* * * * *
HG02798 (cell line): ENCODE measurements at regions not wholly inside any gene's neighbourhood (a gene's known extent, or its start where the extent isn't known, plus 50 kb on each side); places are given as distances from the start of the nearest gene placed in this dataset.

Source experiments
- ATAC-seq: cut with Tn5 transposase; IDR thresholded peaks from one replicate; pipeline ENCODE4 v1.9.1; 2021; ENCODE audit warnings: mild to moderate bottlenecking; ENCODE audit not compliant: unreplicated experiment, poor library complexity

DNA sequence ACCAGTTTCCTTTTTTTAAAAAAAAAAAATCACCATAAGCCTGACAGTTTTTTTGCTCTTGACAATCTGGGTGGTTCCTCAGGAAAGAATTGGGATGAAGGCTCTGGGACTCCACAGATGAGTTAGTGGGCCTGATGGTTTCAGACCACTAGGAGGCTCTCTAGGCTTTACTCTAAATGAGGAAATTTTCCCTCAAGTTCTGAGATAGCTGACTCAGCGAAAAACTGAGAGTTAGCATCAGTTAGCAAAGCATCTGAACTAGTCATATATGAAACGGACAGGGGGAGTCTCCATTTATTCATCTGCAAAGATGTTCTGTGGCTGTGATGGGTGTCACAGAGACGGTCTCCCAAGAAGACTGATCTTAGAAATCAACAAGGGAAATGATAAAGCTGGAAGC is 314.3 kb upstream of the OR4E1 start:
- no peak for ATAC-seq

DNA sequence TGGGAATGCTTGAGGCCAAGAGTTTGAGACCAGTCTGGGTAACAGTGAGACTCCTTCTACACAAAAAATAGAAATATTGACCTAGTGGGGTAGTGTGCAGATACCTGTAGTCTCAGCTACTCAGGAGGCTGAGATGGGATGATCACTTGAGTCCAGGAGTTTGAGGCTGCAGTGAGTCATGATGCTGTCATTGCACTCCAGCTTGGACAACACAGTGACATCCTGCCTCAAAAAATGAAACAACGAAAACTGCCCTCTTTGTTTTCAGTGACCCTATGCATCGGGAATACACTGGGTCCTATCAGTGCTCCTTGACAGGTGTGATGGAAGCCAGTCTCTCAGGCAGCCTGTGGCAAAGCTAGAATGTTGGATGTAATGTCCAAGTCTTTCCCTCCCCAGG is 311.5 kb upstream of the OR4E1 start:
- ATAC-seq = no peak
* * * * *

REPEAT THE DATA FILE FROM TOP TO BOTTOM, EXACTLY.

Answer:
HG02798 (cell line): ENCODE measurements at regions not wholly inside any gene's neighbourhood (a gene's known extent, or its start where the extent isn't known, plus 50 kb on each side); places are given as distances from the start of the nearest gene placed in this dataset.

Source experiments
- ATAC-seq: cut with Tn5 transposase; IDR thresholded peaks from one replicate; pipeline ENCODE4 v1.9.1; 2021; ENCODE audit warnings: mild to moderate bottlenecking; ENCODE audit not compliant: unreplicated experiment, poor library complexity

DNA sequence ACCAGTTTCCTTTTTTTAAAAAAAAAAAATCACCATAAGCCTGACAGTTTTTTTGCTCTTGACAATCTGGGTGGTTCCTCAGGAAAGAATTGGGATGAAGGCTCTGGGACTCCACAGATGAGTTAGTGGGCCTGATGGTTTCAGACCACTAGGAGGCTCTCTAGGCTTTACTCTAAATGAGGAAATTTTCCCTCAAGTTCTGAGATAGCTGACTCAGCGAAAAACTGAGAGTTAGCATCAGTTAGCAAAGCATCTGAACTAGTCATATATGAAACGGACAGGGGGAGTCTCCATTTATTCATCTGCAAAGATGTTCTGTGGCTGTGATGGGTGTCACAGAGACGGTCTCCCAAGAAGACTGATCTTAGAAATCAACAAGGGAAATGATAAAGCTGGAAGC is 314.3 kb upstream of the OR4E1 start:
- no peak for ATAC-seq

DNA sequence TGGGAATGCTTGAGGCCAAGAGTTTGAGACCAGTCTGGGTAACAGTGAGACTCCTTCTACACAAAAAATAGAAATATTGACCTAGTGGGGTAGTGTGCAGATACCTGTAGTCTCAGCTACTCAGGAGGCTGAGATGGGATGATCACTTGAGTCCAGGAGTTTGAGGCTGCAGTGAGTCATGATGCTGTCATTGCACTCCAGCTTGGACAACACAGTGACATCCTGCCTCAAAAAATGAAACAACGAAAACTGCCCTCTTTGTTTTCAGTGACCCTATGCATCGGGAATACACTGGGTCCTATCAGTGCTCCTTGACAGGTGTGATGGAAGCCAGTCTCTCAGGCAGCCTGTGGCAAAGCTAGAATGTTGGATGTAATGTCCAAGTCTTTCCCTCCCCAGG is 311.5 kb upstream of the OR4E1 start:
- ATAC-seq = no peak